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Getting Your Gates

How one company used the growing nonprofit funding pot to jump-start its development program, and how you can do the same.

Juhi Yajnik
<figcaption> Credit: © DANIJEL MICKA</figcaption>
Credit: © DANIJEL MICKA

In the 1980s, Toronto-based Polydex Pharmaceuticals was developing dextran products, including a high-viscosity cellulose-dextran compound intended for developing Polaroid film. The film company, however, eventually chose to use another chemical. Some years later, research showed that dextran-based compounds were an effective contraceptive that also killed the herpes and gonorrhea viruses as well as HIV. Polydex CEO George Usher had a hunch that the cellulose-dextran compound stored in his warehouse might work. Usher tracked down initial funding from a now-defunct nonprofit organization to do animal studies, and the results looked promising.

Over the past five years, nonprofit funding organizations have greatly increased their presence in drug R&D.

The company already had the infrastructure and expertise in working with dextran-based products, and the compound had initially been developed as an industrial product, so production costs had been tightly managed. But the company had only $2 million in annual...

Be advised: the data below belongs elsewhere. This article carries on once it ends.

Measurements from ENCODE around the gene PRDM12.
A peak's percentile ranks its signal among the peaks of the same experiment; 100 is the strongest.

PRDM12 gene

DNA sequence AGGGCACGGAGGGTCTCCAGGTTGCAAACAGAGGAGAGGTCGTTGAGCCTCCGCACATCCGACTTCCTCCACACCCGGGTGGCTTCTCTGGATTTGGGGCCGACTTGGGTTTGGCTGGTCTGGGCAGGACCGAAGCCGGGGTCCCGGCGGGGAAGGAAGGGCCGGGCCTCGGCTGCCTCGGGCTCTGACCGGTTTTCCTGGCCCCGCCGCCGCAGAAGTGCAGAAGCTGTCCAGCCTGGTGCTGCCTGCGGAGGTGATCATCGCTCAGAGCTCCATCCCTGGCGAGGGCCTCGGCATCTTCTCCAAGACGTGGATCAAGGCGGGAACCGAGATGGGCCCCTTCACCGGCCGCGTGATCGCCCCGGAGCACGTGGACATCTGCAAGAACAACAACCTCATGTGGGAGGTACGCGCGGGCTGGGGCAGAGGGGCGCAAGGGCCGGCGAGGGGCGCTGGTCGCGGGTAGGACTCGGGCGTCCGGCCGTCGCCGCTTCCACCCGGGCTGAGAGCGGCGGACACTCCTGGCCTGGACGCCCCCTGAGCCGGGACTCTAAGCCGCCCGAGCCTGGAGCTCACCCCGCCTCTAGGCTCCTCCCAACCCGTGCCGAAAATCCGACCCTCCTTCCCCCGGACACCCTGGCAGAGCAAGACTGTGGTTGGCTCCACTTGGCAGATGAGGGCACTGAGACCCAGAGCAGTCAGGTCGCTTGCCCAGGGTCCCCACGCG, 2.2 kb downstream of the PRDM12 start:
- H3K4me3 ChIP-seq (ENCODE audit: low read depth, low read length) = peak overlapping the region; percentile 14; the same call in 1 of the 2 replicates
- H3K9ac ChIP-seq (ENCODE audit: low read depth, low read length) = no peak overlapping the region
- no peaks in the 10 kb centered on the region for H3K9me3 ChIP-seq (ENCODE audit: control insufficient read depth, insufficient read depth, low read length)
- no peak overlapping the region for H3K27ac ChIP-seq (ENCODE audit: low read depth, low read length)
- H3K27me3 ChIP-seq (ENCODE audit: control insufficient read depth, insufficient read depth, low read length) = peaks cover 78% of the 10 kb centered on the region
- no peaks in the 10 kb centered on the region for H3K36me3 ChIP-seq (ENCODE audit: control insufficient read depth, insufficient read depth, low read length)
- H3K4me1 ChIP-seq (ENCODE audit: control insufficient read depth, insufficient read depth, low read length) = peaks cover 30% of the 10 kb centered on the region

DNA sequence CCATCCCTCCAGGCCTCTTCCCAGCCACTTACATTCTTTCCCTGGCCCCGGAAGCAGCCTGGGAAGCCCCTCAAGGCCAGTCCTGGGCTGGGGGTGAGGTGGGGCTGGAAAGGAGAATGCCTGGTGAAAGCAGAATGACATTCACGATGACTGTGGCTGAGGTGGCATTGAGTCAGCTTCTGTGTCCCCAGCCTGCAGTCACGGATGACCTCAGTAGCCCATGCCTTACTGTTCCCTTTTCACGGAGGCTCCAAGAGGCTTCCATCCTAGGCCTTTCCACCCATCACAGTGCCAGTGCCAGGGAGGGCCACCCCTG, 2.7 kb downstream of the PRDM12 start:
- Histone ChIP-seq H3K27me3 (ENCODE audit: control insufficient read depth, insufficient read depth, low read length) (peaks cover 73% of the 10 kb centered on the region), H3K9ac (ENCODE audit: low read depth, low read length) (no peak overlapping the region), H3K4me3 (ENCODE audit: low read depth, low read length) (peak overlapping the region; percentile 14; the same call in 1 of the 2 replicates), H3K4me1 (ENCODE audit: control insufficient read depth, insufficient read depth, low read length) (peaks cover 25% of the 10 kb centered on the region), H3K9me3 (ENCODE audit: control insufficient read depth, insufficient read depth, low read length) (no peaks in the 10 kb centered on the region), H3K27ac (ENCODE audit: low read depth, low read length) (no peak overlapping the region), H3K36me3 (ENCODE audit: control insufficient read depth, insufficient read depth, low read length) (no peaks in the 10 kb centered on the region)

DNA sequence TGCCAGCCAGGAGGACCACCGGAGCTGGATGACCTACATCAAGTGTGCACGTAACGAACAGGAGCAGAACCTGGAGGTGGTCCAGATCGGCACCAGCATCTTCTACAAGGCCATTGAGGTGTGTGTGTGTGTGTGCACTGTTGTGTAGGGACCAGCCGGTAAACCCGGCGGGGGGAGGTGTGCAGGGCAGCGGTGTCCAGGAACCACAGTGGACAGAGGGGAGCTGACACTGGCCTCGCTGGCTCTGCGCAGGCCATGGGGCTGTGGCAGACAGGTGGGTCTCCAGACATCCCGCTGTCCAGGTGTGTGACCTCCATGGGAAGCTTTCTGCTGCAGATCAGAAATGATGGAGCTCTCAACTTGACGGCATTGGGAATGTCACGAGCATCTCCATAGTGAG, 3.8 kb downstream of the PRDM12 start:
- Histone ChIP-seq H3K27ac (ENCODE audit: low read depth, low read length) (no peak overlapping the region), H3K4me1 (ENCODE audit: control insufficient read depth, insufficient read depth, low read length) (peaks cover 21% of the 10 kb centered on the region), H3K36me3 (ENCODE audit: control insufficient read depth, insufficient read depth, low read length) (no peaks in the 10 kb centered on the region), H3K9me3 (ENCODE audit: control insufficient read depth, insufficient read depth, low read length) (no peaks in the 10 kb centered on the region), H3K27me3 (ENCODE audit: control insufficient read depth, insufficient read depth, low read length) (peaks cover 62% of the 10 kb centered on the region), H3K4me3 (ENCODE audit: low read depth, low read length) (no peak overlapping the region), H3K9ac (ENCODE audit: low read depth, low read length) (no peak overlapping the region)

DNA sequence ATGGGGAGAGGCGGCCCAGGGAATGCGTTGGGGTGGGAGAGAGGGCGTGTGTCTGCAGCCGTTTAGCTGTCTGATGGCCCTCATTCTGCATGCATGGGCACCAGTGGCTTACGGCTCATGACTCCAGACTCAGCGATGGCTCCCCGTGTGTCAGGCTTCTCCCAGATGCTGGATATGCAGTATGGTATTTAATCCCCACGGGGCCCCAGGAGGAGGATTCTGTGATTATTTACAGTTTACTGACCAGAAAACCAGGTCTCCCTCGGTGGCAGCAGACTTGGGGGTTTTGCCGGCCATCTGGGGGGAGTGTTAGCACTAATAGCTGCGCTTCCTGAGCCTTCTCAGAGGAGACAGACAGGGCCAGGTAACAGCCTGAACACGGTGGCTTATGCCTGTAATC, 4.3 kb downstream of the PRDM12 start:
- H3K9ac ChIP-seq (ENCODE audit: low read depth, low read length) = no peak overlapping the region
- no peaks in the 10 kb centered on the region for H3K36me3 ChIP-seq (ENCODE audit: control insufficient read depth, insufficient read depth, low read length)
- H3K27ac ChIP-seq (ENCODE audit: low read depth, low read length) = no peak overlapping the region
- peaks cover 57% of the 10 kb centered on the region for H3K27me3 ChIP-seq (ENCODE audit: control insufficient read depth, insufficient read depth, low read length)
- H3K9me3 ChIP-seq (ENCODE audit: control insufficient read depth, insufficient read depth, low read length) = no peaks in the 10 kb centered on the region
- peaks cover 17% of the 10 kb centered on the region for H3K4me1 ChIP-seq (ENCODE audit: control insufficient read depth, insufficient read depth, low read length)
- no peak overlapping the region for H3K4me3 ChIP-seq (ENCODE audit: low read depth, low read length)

Four Tips for a Winning Proposal

Nonprofits and their inter­mediaries have varying funding models, but some common approaches can increase chances for a successful proposal.

1. Conduct significant fact-finding in your chosen area of R&D to understand the needs and issues of third-world development projects you are targeting. While you may be using this type of project ultimately as a stepping stone to for-profit goals, the solutions you are proposing must reflect a practical knowledge of third-world needs. "I went to Africa and saw the destruction of HIV," says Polydex CEO George Usher. He adds that he started to understand the cultural issues and how Ushercell could be a practical solution.

2. Stress speed in your approach to R&D, and what your company will do to expedite the process. "The bottom line is that we want the groups who can do it the fastest and most efficiently ... and we will pay them to do it," says Zeda Rosenberg, CEO of the International Partnership for Microbicides.

3. Include specific goals rather than broad aims, and make sure the project is milestone-driven, as you would for a partnership proposal with another biotech or pharma company. "We were used to NIH-style grants with specific aims and areas of exploration," says Jack Newman of Amyris. "Having specific milestones provides insight and clarity to the project."

4. Include input from people in different functions throughout your company. This will not only give the proposal a well-rounded science, business, and operational focus, but also get your staff thinking about other in-house programs that could be leveraged with this type of funding. Items considered in proposals, says John Wecker, director of immunization solutions at the Program for Appropriate Technology in Health, include the reputation of the company, its economic viability, and its scientific and technological capabilities.